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The Award Goes To: 2022 Canada Open Data Awards Winners Announced!

Open Data Awards celebrate excellence in open data in Canada. They give communities a chance to recognize the contributions of their peers to the open data field. The awards allow increased visibility to new ideas, as well as “encourage cross-pollination” so the open data community continues to grow. 

Below are the 2022 Canada Open Data Awards Winners.

Open Data Accessibility Award: City of Edmonton

The City of Edmonton improved user experience and quality of available data on its open data platform. The city has released 13000 databases, made improvements in its navigation portal, and developed citizen applications to make data more accessible to the public. 


Cyrus Tehrani, Chief Digital Officer and Director of Innovation for the City of Hamilton.

Open Data for Democracy Award: City of Hamilton

The City of Hamilton is being recognized for its efforts in democracy and citizen participation. 2022 saw the launching of dashboards to provide essential information for all on several topics (including housing and homelessness). A variety of applications based on open data were also released to help with election access.

Open Data for Equity Award: City of Calgary

The City of Calgary, recognized for its potential impacts of open data, published an “equity index” in 2022. The index consists of 20 indicators under five categories, enabling the mapping of a territory’s inequalities and possible actions to improve population health and well-being.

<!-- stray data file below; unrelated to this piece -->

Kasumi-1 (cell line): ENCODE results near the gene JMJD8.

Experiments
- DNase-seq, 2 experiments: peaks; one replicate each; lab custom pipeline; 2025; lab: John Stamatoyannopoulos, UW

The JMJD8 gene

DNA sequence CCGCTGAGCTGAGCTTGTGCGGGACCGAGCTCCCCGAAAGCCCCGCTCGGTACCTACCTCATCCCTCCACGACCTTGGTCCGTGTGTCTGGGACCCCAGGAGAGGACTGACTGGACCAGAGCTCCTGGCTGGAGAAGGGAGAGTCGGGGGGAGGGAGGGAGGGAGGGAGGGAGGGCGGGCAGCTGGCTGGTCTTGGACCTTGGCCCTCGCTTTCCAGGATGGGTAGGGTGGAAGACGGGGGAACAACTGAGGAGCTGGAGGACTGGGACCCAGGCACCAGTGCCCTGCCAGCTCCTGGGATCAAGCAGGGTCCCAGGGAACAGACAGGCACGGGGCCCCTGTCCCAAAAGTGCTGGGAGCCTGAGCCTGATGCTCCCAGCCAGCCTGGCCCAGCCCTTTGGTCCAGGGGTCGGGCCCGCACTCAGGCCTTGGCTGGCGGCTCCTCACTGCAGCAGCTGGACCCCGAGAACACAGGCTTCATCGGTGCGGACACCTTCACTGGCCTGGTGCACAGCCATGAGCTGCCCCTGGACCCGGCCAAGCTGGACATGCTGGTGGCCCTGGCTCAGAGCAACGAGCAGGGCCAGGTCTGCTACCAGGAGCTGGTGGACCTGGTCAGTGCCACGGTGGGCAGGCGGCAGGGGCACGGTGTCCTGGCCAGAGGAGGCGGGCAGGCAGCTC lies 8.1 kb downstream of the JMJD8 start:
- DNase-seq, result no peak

Open Data Innovation Award: Vélo Info

Vélo Info developed a crowdsourcing application in French for the HackQC 2022 competition. In a few clicks, it enables data collection of conditions of the Montréal cycling network. The data fills in municipal open data source gaps and encourages the local population to get involved. 

Open Data Quality Award: Canada Energy Regulator

In 2022, Canada Energy Regulator (CER) launched Berdi, which collects data from CER and makes it accessible to the public. CER has digitized more than 1800 figures, 4000 maps, and 14000 tables through publicly available data. CER used data science and a distinctive approach to facilitate access to high-quality data. 

Canadian Open Data Rising Star Award: Living Data Project

The Living Data Project is a unique approach offering training and internships to teach the best practices in open data, reproducible research, synthesis science, and scientific collaborations. There have been 193 students have benefited from the training and 35 people have completed a 6-week long internship in various government, non-profit, and retiring academics workplaces.

McGill Professor, David Wachsmuth, of the Curbcut project.

Canadian Open Data Excellence Award: Curbcut

Curbcut, a project from the McGill Sustainability Systems Initiative, is recognized for data exploration too, as well as sharing of information and resources. Several open data sources are used to encourage reflection on challenges surrounding urban sustainability and communities. A large amount of work is done to prepare, clean, and aggregate data before publishing the data. 

Canadian Open Data Leader of the Year Award: Lucas Cherkewski

In his spare time, Lucas Cherkewski works on civic tech and open data projects. Cherkewski makes already public information more accessible by improving access to government data and information. He built an intuitive, accessible, mobile-friendly website to explore the transcripts of the Public Order Emergency Commission (POEC) in 2022.

Find a longer description of each award winner here.